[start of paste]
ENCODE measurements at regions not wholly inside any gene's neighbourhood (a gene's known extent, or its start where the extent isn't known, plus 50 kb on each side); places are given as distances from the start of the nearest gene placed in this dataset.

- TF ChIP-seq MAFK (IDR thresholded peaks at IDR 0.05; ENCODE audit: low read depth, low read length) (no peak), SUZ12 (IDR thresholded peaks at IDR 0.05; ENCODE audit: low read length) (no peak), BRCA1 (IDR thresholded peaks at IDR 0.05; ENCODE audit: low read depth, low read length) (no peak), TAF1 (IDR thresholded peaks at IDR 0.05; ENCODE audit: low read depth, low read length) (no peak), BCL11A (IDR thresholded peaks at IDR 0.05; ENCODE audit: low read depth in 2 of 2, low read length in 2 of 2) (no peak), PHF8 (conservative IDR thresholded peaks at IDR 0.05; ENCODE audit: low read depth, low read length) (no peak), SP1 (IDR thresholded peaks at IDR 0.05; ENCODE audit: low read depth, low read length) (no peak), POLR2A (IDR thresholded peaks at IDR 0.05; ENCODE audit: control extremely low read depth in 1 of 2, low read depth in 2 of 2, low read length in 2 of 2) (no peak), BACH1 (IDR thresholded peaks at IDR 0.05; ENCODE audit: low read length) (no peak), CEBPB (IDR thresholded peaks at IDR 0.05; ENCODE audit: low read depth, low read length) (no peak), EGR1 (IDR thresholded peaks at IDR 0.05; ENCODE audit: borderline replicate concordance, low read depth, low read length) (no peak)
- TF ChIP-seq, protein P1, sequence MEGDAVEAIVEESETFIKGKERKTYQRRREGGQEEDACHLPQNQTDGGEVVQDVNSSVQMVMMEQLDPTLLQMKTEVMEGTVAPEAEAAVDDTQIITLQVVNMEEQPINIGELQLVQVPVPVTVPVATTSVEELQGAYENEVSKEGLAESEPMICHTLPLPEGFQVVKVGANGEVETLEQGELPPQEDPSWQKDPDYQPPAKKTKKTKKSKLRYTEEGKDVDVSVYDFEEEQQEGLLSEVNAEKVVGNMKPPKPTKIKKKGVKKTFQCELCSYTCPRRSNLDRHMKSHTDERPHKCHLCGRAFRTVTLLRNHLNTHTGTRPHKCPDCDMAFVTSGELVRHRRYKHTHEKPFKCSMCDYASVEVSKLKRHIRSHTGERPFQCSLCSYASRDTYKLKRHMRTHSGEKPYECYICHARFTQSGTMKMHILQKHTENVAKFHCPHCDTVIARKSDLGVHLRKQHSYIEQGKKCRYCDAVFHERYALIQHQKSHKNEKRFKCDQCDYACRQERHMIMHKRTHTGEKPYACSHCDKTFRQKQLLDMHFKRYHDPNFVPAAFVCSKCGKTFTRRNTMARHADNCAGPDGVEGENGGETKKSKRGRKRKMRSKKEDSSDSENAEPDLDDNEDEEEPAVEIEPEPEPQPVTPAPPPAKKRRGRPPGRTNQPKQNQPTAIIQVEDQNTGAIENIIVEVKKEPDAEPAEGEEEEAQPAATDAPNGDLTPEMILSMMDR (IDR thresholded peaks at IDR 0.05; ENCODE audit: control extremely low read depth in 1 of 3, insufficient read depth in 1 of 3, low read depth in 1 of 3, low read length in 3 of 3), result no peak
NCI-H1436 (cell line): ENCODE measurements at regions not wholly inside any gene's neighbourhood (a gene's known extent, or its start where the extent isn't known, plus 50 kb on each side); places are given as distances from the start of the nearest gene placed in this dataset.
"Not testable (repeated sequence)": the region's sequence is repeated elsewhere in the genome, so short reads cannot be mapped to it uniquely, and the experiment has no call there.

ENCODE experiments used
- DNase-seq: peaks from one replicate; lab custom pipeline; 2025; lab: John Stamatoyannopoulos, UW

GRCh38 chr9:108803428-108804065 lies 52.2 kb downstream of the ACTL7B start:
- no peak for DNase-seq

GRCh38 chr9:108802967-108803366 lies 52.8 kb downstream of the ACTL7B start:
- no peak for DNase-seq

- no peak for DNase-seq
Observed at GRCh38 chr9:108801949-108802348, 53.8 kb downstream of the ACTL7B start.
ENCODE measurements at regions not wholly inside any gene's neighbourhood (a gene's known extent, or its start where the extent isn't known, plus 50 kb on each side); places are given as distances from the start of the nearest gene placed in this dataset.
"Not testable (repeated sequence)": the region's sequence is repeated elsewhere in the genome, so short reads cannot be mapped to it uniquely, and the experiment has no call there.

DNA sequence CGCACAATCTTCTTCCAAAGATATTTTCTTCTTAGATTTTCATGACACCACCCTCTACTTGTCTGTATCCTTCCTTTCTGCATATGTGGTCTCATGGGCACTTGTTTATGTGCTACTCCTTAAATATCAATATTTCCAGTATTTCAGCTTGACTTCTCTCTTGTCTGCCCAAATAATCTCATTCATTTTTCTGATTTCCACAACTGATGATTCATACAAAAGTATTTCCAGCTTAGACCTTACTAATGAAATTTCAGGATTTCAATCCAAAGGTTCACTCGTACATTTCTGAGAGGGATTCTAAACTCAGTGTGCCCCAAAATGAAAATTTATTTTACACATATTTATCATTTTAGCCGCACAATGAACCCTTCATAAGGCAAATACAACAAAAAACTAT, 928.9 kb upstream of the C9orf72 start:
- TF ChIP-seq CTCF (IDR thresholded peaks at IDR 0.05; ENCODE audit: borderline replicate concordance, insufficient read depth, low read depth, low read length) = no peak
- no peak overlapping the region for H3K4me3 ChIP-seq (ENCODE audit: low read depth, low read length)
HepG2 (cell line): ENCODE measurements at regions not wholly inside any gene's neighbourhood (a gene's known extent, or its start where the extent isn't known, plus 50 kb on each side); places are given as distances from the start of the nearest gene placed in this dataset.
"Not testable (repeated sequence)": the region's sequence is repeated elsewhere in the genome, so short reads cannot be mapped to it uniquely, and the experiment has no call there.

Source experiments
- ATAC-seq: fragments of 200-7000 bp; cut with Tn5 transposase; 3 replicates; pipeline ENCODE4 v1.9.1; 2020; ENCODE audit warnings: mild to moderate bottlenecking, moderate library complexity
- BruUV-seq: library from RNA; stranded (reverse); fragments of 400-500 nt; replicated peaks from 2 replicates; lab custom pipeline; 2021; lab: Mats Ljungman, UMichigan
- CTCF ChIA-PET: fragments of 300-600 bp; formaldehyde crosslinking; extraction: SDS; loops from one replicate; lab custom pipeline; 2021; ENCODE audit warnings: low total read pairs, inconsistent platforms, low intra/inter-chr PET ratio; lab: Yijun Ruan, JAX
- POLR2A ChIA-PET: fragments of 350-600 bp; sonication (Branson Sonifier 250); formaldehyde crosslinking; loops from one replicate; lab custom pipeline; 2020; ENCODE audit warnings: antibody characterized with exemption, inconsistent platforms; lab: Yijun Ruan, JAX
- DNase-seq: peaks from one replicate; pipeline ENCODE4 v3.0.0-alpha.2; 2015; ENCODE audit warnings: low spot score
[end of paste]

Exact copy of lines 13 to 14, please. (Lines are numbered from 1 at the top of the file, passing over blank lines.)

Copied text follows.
Observed at GRCh38 chr9:108801949-108802348, 53.8 kb downstream of the ACTL7B start.
ENCODE measurements at regions not wholly inside any gene's neighbourhood (a gene's known extent, or its start where the extent isn't known, plus 50 kb on each side); places are given as distances from the start of the nearest gene placed in this dataset.